23/12/2014 - 15:00

Mining gloom brings budget doom

23/12/2014 - 15:00

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The impact of falling export prices has been revealed in Canberra's Mid-Year Economic and Fiscal Outlook, as the federal government pushes the return to surplus out until the end of the decade.

Mining gloom brings budget doom
FALLING STAR: Iron ore prices are down and staying down.

The impact of falling export prices has been revealed in Canberra's Mid-Year Economic and Fiscal Outlook, as the federal government pushes the return to surplus out until the end of the decade.

The latest sensitivity modelling shows the economic effect of the fall in the terms of trade, which represents the relationship between the prices of the nation’s imports and exports.

A 4 per cent fall in the terms of trade will hit employment by a quarter of a per cent and company profits by 3 per cent, assuming a constant exchange rate, Treasury said.

That modelling is not far off the economy’s actual performance in the September quarter, when the terms of trade fell 3.5 per cent in seasonally adjusted terms.

For the 12-month period, the fall was 8.9 per cent.

The impact snowballs over time, cutting real GDP growth by a quarter of a per cent in 2015-16, and employment by 0.5 per cent.

Unemployment is now expected to peak at 6.5 per cent.

Wages, which are generally unlikely to fall in the short term, would be 0.25 per cent below the baseline prediction, the budget papers said.

The fall in employment, wages and company profits caused by the lower terms of trade is, in reality, affecting the government’s tax receipts, which have been revised downward by $31.8 billion across the forward estimates.

Lower than expected income tax is responsible for a $2.3 billion fall in revenue this year, and $8.6 billion of the reduction over the forward estimates.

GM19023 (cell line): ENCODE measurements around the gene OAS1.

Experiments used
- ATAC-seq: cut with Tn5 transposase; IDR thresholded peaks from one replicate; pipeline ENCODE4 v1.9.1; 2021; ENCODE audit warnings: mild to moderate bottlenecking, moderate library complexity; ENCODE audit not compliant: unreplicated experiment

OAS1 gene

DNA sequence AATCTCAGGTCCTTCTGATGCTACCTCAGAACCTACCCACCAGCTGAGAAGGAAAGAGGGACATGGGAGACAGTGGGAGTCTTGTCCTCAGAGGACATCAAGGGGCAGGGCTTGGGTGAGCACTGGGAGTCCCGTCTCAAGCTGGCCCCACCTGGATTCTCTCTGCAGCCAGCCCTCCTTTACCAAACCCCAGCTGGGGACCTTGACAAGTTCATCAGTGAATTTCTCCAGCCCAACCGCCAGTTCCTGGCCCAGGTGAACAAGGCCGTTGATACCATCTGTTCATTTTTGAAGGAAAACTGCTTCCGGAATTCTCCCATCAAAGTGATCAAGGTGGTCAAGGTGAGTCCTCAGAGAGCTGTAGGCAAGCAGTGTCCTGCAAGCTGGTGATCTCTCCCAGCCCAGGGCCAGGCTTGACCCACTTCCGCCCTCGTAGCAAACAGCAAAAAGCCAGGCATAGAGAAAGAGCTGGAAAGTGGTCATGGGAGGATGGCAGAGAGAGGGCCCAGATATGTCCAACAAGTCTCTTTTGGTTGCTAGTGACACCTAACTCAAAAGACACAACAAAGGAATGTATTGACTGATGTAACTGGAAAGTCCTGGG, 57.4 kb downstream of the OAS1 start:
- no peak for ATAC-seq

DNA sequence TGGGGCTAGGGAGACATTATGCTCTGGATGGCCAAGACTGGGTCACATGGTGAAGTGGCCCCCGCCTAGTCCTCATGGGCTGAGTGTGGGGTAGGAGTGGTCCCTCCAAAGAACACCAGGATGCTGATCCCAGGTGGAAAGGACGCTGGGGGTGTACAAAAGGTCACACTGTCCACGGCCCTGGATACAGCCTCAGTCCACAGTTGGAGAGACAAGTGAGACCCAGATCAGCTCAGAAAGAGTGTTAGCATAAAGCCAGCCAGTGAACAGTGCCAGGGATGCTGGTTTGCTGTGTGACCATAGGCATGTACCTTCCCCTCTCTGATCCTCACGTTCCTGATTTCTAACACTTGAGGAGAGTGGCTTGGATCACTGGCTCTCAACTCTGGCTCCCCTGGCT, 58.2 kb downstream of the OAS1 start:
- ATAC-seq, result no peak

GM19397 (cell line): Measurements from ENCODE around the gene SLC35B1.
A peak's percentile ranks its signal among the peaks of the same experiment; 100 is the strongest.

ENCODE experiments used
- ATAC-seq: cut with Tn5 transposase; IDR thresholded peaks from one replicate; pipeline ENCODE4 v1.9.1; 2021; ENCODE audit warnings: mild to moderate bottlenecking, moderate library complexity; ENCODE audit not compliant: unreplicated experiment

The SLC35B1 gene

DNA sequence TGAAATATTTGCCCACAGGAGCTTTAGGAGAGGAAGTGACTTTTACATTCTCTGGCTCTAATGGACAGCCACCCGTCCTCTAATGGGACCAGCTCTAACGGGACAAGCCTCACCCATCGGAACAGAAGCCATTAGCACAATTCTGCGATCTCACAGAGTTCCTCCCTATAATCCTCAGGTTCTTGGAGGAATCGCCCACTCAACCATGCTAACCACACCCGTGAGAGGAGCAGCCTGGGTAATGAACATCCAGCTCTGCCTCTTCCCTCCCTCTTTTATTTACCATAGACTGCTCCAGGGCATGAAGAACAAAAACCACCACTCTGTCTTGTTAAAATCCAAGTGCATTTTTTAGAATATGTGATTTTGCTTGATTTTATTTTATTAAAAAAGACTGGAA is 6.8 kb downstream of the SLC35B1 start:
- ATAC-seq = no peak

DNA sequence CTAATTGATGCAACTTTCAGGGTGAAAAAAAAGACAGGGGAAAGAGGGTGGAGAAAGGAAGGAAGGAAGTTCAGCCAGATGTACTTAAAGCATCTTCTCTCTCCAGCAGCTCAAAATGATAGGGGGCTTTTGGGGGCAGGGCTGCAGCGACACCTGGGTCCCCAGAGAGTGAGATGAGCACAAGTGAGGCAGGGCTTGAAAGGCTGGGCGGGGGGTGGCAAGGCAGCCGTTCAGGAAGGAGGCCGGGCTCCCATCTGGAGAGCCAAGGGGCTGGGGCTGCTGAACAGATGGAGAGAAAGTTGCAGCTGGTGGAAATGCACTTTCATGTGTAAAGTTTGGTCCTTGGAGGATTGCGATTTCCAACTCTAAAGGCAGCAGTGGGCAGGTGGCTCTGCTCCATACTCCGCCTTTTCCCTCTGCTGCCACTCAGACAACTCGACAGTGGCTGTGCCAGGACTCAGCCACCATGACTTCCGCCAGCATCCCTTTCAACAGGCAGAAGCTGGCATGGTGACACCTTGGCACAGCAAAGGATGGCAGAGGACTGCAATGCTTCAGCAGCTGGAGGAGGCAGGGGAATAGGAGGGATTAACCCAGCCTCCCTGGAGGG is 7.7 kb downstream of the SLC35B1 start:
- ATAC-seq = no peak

Company tax, which Treasurer Joe Hockey said had been driven down mostly by falling iron ore prices, will be $2.3 billion lower than initially projected this year and $14.4 billion less across the forward estimates.

Iron ore is the nation’s leading export, with more than 40 per cent of the world’s seaborne iron ore produced in the Pilbara.

Some relief will come in the form of the depreciating exchange rate, but it won’t be enough to balance out the fall in iron ore and other commodity prices.

The Western Australian government will also take a major budget hit from the price fall, but that impact will largely be through the mechanism of lower royalty revenue.

HSBC chief economist Paul Bloxham said the government had chosen to absorb the impact of lower revenues into its budget bottom line.

“Abstracting from a one-off top up that the government made to the RBA balance sheet last year, the budget deficit is now roughly unchanged from 2013-14,” he said.

“The mid-year update shows the budget absorbing the shock of weaker revenues, rather than tightening policy.”

The review also highlights a mixed performance for the government in efforts to reduce debt, projecting a $170 billion improvement in the gross position in 2023-24.

On the expenditure side of the ledger, improvement has been driven by the repeal of the mining tax and associated savings measures.

The impact of the repeal through the forward estimates is $10 billion, but over the decade to 2023-24 it is around $50 billion.

The government is now predicting a return to surplus in 2019-20, meaning the nation will endure a decade of continuous deficits.

The projected gross debt level for 2024 is now close to half a trillion dollars.

 

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